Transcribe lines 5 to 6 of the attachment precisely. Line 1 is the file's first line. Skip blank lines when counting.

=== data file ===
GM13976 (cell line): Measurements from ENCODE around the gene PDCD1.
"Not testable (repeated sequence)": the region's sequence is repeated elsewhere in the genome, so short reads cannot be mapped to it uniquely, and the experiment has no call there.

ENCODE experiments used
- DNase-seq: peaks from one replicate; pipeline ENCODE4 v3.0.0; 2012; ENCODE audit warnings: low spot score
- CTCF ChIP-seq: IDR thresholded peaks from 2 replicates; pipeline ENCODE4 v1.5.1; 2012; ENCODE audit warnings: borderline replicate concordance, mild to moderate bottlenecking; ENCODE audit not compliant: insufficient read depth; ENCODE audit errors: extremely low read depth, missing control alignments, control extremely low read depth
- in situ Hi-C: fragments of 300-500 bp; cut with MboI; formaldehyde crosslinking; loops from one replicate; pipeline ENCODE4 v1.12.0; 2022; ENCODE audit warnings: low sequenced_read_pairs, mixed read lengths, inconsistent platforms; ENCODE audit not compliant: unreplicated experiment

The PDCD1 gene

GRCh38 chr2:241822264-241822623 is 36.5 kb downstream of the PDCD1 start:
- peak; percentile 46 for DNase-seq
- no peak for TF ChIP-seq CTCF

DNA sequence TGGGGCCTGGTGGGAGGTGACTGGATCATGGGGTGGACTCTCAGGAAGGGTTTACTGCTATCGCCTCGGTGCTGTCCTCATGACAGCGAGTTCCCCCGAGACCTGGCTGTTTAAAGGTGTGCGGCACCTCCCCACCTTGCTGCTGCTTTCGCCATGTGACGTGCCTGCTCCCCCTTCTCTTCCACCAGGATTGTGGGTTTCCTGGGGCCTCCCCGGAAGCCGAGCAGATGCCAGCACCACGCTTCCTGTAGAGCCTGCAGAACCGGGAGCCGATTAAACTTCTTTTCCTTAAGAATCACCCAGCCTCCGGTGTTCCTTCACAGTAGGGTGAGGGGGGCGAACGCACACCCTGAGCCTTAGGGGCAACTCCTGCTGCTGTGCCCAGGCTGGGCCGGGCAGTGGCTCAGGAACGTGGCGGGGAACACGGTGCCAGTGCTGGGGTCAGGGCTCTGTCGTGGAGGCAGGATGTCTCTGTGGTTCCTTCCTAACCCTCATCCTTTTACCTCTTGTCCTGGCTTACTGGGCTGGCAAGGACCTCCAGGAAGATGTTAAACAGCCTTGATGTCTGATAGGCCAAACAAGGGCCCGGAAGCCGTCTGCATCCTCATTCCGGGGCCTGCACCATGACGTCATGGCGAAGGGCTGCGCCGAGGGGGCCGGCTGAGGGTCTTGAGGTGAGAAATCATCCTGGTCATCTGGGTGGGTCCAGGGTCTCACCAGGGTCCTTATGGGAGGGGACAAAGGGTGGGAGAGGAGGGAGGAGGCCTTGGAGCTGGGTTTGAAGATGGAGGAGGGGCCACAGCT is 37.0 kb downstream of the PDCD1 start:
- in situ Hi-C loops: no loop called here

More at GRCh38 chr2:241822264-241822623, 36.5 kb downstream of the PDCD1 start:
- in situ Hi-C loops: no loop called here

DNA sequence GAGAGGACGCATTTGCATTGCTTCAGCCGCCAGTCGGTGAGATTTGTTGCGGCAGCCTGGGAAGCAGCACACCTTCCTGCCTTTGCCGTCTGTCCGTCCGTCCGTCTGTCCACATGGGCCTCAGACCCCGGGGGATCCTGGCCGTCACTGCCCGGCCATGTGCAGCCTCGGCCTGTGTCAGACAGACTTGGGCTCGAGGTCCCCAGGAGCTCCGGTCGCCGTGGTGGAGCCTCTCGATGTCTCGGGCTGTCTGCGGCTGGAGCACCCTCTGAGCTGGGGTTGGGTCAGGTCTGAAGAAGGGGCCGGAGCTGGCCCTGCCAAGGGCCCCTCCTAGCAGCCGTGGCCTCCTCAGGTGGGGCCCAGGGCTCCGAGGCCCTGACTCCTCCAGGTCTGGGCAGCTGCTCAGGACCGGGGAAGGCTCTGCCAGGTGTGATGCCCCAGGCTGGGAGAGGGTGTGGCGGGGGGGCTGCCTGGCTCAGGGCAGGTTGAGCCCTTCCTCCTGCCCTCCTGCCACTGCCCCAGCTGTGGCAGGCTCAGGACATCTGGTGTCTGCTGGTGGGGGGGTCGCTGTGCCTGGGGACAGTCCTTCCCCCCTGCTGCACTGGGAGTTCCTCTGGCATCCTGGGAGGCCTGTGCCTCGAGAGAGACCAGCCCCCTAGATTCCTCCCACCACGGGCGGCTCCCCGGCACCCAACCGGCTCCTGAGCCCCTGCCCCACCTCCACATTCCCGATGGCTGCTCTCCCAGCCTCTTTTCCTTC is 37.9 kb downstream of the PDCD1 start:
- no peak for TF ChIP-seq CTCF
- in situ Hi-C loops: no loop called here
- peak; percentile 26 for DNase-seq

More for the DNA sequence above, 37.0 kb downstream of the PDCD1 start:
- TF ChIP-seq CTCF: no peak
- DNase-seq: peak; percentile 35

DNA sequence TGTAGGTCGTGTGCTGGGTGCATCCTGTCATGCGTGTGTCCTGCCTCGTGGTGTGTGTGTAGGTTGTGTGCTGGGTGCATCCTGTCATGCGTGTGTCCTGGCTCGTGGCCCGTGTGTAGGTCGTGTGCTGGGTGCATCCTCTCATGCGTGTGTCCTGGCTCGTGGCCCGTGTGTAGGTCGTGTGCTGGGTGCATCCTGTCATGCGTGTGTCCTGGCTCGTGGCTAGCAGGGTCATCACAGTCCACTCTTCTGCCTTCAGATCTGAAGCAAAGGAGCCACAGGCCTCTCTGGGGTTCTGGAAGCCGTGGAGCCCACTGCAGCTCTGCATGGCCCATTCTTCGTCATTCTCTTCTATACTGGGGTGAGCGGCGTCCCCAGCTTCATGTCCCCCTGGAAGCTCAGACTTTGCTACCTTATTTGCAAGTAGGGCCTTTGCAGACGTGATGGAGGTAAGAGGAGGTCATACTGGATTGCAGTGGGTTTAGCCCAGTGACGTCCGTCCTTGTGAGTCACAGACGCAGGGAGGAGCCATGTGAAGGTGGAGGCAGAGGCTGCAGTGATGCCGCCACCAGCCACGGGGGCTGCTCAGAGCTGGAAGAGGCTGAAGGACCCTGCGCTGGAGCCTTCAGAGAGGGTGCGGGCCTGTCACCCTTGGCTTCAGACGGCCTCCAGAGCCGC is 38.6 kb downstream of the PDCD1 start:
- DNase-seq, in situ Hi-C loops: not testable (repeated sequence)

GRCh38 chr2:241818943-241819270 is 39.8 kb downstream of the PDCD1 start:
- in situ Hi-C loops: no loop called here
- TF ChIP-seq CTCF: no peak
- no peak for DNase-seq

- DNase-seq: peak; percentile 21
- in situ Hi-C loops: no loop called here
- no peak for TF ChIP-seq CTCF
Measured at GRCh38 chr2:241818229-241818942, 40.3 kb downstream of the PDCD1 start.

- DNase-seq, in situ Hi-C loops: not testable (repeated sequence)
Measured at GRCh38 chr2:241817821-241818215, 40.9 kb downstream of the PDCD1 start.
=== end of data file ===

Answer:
- CTCF ChIP-seq: IDR thresholded peaks from 2 replicates; pipeline ENCODE4 v1.5.1; 2012; ENCODE audit warnings: borderline replicate concordance, mild to moderate bottlenecking; ENCODE audit not compliant: insufficient read depth; ENCODE audit errors: extremely low read depth, missing control alignments, control extremely low read depth
- in situ Hi-C: fragments of 300-500 bp; cut with MboI; formaldehyde crosslinking; loops from one replicate; pipeline ENCODE4 v1.12.0; 2022; ENCODE audit warnings: low sequenced_read_pairs, mixed read lengths, inconsistent platforms; ENCODE audit not compliant: unreplicated experiment